For Immediate Release
Physicians for Human Rights (PHR) today welcomed the U.S. Navy’s decision not to discharge a nurse for refusing to force-feed detainees on hunger strike at Guantánamo Bay. PHR called on the U.S. Department of Defense (DoD) to uphold medical ethics by adopting the policy recommendations of a federal advisory committee that endorses recusal, and by ending force-feeding altogether.
“We commend the Navy for recognizing that military health professionals should not be punished for following medical ethics,” said Dr. Vincent Iacopino, PHR’s medical director. “But the military policy of compelling health professionals to force-feed competent adults also must end because it requires health professionals to inflict physical and mental pain. As health professionals, we cannot conduct medical procedures against the will of our patients, nor can we inflict pain for non-clinical purposes.”
In March 2015, the Defense Health Board – a federal advisory group to the Pentagon – issued ethics and practice recommendations for military health care that further legitimized the nurse’s position. PHR said that it supported these recommendations, including that all DoD policy and practice reflect the primacy of health professionals’ duty to patients and that medical personnel be excused from procedures that violate professional ethics.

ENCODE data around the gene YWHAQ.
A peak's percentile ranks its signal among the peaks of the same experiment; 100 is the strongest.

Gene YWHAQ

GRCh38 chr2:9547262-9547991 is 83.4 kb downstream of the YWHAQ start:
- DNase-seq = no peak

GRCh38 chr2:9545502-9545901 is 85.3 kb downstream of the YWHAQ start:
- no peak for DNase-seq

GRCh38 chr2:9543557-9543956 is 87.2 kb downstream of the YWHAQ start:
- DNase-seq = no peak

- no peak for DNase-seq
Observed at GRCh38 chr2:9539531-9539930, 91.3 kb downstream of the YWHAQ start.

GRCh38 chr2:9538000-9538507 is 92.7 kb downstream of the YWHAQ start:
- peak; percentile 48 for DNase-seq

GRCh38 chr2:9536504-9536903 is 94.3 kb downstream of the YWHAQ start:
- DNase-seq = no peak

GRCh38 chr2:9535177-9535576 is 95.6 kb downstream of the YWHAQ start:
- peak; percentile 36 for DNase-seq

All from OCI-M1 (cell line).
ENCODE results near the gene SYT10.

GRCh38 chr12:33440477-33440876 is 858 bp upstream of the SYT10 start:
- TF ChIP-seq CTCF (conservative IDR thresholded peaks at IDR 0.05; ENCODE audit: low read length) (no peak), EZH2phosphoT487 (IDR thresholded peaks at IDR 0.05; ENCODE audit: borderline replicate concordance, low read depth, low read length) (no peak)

For nearly a year, the Navy nurse faced possible discharge and loss of retirement and veterans benefits due to his refusal to force-feed on professional and ethical grounds. Since July 2014, numerous medical organizations and authorities have come to the nurse’s defense, including Physicians for Human Rights, the American Nurses Association, the American Medical Association, the World Medical Association, the International Council of Nurses, and U.S. Senator Dianne Feinstein. The nurse, who has served in the Navy for more than 18 years, will be allowed to return to his duties and complete his career.
“Doctors and nurses can and should recuse themselves from force-feeding – a form of ill-treatment prohibited by medical ethics and international law,” said Dr. Iacopino. “The Department of Defense should adopt the Health Board’s recommendations but also revise its instructions to ensure that all health care personnel, whether they work in clinical or non-clinical capacities, are able to act independently and according to the ethical obligations of their profession.”
PHR has documented that force-feeding at Guantanamo is done without medical necessity or benefit, in violation of fundamental principles of patient consent, and in a manner that inflicts physical and psychological anguish on detainees. As the United States continues to force-feed hunger strikers indefinitely detained at Guantánamo, and obstructs the release of force-feeding videos, the DoD should listen to its own experts as well as the medical community at large and allow medical professionals to remove themselves from engaging in torture and ill-treatment.
Physicians for Human Rights (PHR) is a New York-based advocacy organization that uses science and medicine to prevent mass atrocities and severe human rights violations. Learn more here.